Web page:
FR: Industrial Production

Tue Oct 10 01:45:00 CDT 2017

Consensus Actual Previous Revised
Month over Month 0.4% -0.3% 0.5% 0.8%
Year over Year 1.1% 3.7% 3.9%

Goods production was surprisingly soft in August. Excluding construction, output fell 0.3 percent on the month which, even after taking on board a stronger revised 0.8 percent increase in July, was disappointingly weak. Annual growth slowed from 3.9 percent to 1.1 percent, a 4-month low.

Electronics (minus 1.4 percent) and the other manufactured goods category (minus 1.8 percent) did the damage to the overall monthly change. Falls here more than offset gains in food and agriculture (0.4 percent), refining (0.1 percent) and transport equipment (5.9 percent) and left manufacturing output 0.4 percent lower than in July when it gained 0.6 percent. Elsewhere, energy and extracted goods were flat and construction up just 0.1 percent.

The August figures put average industrial production in July/August 0.4 percent above its mean second quarter level when it advanced 1.1 percent versus the first quarter. Ignoring any revisions, output in September would need to see an implausibly sharp rebound if the sector's contribution to third quarter GDP growth is to match that of the second quarter. This puts the onus on services to fill the gap.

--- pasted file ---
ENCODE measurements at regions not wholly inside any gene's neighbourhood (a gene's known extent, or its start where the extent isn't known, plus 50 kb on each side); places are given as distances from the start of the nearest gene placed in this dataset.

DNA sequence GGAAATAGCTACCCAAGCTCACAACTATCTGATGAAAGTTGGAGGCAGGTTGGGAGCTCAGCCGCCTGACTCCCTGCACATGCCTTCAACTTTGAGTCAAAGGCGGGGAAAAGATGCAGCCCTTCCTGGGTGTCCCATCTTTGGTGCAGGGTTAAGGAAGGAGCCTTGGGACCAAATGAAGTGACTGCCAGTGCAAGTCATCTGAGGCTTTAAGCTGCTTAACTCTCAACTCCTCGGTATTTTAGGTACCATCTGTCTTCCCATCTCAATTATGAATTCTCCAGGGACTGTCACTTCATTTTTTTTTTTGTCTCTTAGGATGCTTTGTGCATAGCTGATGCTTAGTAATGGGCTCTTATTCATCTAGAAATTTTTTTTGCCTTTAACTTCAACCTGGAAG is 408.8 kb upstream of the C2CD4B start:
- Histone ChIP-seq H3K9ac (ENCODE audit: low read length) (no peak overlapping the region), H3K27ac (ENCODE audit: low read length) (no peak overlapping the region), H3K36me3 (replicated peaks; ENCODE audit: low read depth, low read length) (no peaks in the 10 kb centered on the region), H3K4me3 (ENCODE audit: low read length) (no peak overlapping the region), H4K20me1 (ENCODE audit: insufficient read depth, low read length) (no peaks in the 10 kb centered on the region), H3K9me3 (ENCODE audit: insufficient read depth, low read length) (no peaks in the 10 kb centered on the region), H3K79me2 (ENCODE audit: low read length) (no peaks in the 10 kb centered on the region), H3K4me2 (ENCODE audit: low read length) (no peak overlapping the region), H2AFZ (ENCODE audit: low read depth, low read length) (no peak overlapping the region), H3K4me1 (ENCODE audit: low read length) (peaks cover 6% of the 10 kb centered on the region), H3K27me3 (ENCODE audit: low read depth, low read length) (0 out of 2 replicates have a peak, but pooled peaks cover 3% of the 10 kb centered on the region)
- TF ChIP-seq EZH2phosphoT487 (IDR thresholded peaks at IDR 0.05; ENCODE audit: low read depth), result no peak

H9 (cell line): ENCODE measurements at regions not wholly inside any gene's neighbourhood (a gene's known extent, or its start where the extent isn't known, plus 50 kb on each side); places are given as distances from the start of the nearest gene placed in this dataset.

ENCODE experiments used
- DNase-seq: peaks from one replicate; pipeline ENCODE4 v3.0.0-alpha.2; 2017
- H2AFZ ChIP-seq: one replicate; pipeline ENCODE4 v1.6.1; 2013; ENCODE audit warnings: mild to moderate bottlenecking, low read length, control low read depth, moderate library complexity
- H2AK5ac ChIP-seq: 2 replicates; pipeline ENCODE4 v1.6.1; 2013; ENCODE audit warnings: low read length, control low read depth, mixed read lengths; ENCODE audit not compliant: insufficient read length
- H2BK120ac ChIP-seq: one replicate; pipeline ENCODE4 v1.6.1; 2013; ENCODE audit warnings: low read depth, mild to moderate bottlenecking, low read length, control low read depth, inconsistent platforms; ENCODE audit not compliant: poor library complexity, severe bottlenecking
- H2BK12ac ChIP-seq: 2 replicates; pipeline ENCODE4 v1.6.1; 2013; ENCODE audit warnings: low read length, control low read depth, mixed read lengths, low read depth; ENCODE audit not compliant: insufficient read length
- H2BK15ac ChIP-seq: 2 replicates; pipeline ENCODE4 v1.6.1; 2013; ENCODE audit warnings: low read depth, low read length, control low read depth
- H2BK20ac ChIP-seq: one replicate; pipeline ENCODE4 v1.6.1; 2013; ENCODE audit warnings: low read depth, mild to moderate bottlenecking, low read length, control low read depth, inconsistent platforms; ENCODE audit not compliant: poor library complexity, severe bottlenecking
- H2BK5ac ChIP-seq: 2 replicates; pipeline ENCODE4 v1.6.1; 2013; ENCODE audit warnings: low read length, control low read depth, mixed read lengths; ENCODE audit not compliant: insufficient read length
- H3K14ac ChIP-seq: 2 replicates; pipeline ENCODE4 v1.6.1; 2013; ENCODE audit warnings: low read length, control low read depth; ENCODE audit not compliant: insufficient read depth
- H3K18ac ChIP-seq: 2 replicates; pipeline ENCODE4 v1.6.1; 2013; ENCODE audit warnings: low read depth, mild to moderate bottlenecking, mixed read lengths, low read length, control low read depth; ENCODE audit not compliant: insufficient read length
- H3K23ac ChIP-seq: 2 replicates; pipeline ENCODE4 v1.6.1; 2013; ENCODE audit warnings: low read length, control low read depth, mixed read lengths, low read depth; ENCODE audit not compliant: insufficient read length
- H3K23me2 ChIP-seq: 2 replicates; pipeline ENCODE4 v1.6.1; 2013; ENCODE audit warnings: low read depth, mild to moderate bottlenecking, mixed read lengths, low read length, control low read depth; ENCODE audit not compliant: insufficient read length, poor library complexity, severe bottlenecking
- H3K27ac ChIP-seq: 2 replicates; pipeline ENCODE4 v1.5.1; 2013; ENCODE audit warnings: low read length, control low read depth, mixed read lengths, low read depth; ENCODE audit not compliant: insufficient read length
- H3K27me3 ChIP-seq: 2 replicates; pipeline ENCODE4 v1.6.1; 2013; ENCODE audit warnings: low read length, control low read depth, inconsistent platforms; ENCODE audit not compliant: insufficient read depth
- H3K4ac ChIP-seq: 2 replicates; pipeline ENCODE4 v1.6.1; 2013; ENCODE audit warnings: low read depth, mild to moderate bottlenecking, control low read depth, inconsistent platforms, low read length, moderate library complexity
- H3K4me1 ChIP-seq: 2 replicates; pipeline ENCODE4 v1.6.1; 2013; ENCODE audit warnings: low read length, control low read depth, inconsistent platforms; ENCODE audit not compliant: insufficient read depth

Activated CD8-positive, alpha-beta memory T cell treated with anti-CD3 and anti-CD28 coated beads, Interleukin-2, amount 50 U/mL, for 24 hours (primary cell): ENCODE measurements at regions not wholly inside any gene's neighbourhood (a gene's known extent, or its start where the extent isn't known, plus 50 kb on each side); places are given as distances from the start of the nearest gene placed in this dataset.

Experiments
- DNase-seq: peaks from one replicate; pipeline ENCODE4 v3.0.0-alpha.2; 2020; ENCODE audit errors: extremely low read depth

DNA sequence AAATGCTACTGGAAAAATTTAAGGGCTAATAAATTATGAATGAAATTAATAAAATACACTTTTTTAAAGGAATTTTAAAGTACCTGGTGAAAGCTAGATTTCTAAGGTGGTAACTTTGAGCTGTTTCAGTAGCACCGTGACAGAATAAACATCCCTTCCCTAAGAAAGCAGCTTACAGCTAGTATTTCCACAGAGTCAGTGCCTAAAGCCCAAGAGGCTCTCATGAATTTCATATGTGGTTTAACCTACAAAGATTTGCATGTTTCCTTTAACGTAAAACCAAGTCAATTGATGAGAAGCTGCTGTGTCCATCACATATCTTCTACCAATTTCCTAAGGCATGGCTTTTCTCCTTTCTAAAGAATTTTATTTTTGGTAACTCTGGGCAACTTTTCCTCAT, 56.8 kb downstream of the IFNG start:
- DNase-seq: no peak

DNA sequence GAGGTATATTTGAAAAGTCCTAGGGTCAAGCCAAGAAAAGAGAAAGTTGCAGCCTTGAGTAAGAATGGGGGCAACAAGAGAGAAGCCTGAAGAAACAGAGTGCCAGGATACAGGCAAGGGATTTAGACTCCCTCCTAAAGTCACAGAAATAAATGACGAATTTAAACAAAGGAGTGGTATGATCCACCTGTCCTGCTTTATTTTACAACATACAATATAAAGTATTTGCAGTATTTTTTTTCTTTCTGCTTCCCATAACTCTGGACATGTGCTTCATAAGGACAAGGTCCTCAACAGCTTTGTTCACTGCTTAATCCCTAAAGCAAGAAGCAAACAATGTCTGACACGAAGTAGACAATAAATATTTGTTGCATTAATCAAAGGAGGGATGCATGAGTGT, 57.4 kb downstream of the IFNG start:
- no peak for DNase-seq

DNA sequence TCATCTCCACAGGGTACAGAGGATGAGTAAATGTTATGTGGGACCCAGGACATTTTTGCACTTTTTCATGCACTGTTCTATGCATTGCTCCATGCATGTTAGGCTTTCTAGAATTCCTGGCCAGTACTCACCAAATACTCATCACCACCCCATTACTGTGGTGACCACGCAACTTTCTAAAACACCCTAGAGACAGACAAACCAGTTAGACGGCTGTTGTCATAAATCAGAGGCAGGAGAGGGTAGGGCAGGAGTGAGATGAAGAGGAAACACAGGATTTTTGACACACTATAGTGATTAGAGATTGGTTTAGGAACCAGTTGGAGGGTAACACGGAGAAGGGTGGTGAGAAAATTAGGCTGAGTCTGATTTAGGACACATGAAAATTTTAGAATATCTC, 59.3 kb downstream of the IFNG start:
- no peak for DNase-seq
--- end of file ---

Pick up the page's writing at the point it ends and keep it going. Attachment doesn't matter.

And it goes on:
Industrial production measures the physical output of the nation's factories, mines and utilities. Manufacturing is seen as the best guide to underlying developments as some sectors can be very volatile and cause misleadingly large short-term swings in total industrial production.

Investors want to keep their finger on the pulse of the economy because it usually dictates how various types of investments will perform. The stock market likes to see healthy economic growth because that translates to higher corporate profits. The bond market prefers more subdued growth that won't lead to inflationary pressures. By tracking economic data such as industrial production, investors will know what the economic backdrop is for these markets and their portfolios. Like the PPI and the orders data, construction is excluded from the data. This report has a big influence on market behavior. In any given month, one can see whether capital goods or consumer goods are growing more rapidly. Are manufacturers still producing construction supplies and other materials? This detailed report shows which sectors of the economy are growing and which are not.